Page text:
These Bush officials — Randall Tobias, the Department of State’s Global AIDS coordinator, and Claude Allen, the White House’s chief domestic policy adviser — are closely linked to the Christian Right. Tobias, the so-called global AIDS czar, declared in 2004 that condoms “really have not been very effective,” and crusaded against prostitution, until he resigned in 2007 when he was exposed as a regular client of the D.C. Madam’s escort service. Allen, once an aide to the late Sen. Jesse Helms, R-N.C., resigned in 2006 after he was arrested for felony thefts from retail stores.

During the early 1990s, when many African leaders denied the AIDS epidemic’s existence, Ugandan President Yoweri Museveni spoke openly about the importance of safe sex. With the help of local and international nongovernmental organizations, he implemented an ambitious program emphasizing abstinence, monogamous relationships and using condoms as the best ways to prevent the spread of AIDS. He called the program “ABC.” By 2003, Uganda’s AIDS rate plummeted 10 percent. The government’s free distribution of the “C” in ABC — condoms — proved central to the program’s success, according to Avert, an international AIDS charity.

On New Year’s Eve 1999, Janet Museveni, who had become born-again, convened a massive stadium revival in Kampala to dedicate her country to the “lordship” of Jesus Christ. As midnight approached, the first lady summoned a local pastor to the stage to anoint the nation. “We renounce idolatry, witchcraft and Satanism in our land!” he proclaimed.

Two years later, Janet Museveni flew to Washington at the height of a heated congressional debate over PEPFAR. She carried in her hand a prepared message to distribute to Republicans. Abstinence was the golden bullet in her country’s fight against AIDS, she assured conservative lawmakers, denying the empirically proven success of her husband’s condom-distribution program. Like magic, the Republican-dominated Congress authorized over $200 million for Uganda, but only for the exclusive promotion of abstinence education. Ssempa soon became the “special representative of the first lady’s Task Force on AIDS in Uganda,” receiving $40,000 from the PEPFAR pot.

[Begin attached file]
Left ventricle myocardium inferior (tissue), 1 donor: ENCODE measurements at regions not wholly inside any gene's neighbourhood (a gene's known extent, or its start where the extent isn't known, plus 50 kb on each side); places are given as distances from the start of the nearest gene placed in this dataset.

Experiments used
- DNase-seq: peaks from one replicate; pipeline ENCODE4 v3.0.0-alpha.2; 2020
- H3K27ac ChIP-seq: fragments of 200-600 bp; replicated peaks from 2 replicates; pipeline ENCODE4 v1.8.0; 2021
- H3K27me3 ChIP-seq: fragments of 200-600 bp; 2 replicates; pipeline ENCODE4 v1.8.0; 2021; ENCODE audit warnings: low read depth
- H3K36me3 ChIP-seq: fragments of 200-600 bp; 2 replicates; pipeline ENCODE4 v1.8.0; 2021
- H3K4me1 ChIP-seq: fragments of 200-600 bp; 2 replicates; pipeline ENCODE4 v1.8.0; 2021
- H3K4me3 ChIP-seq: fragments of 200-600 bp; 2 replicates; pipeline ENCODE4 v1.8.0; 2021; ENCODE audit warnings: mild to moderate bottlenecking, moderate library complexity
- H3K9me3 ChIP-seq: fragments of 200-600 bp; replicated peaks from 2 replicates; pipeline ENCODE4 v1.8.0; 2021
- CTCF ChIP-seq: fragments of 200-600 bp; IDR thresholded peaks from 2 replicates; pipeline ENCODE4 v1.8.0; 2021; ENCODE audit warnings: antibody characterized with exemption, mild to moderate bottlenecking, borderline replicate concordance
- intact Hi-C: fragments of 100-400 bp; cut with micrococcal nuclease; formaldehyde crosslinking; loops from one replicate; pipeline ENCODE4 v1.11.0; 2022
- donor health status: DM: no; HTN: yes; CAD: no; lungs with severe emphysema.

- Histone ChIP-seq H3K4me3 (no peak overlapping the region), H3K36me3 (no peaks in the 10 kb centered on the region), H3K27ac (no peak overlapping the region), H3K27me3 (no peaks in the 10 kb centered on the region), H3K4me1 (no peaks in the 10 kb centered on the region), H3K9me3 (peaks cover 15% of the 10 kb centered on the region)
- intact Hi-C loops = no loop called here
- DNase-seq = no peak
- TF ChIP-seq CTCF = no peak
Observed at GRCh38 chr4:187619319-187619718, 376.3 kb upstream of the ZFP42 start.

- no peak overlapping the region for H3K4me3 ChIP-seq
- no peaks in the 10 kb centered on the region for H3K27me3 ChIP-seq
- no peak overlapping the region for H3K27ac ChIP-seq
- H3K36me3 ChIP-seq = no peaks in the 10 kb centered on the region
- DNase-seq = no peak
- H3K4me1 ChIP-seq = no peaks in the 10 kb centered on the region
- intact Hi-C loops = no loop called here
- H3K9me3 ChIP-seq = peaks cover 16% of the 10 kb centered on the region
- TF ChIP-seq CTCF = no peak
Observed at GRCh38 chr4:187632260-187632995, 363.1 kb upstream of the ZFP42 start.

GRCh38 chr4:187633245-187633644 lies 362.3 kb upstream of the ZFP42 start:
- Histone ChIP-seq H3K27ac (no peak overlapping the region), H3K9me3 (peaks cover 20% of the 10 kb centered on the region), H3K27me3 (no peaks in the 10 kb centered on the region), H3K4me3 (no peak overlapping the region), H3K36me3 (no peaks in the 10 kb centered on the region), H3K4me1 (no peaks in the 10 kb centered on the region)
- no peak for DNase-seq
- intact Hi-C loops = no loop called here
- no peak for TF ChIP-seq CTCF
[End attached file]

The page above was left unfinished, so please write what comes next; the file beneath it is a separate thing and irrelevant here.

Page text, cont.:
Emboldened by U.S. support, Ssempa took his anti-condom crusade to Makerere University in Kampala, where senior residents of a men’s dormitory promoted safe sex by greeting incoming freshmen with a giant effigy wearing a condom. According to Epstein, one day after she visited the school, Ssempa stormed onto campus, tore the condom from the effigy, grabbed a box of free condoms and set them ablaze. “I burn these condoms in the name of Jesus!” Ssempa shouted as he prayed over the burning box.

“It was a very controversial time,” Epstein told me. “After the Bush administration authorized PEPFAR, a number of the local evangelical preachers began to get excited about this and get involved in AIDS very rapidly. To try to prove his credentials, Ssempa became increasingly active and vociferous in his antipathy towards condoms.”

By 2005, billboards promoting condom use disappeared from the streets of Kampala, replaced by billboards promoting virginity. “Until recently, all HIV-related billboards were about condoms. Those of us calling for abstinence and faithfulness need billboards, too,” Ssempa told the BBC at the time. A 2005 report by Human Rights Watchdocumented educational material in Uganda’s secondary schools falsely claiming condoms had microscopic pores that could be penetrated by the AIDS virus and noted the sudden nationwide shortage of condoms due to new restrictions imposed on condom imports.

AIDS activists arrived at the 16th International AIDS Conference in Toronto in 2006 with disturbing news from Uganda. Due, at least in part, to the chronic condom shortage, HIV infections were on the rise again. The disease rate had spiked to 6.5 percent among rural men and 8.8 percent among women — a rise of nearly two points in the case of women. “The ‘C’ part [of ABC] is now mainly silent,” said Ugandan AIDS activist Beatrice Ware. As a result, she said, “the success story is unraveling.”

Troubled by what he was witnessing in Africa, the late Rep. Tom Lantos, D-Calif., led the new Democratic-controlled Congress to reform PEPFAR during a reauthorization process in February 2008. Lantos insisted that Congress lift the abstinence-only earmark imposed by Republicans in 2002 and begin to fund family-planning elements like free condom distribution. His maneuver infuriated Warren, who immediately boarded a plane for Washington to join Christian Right leaders, including born-again former Watergate felon Chuck Colson, for an emergency press conference on the Capitol lawn. In his speech, Warren claimed that Lantos’ bill would spawn an increase in the sex trafficking of young women. The bill died and PEPFAR was reauthorized in its flawed form. (Days later, Lantos died of cancer after serving for 27 years in Congress.)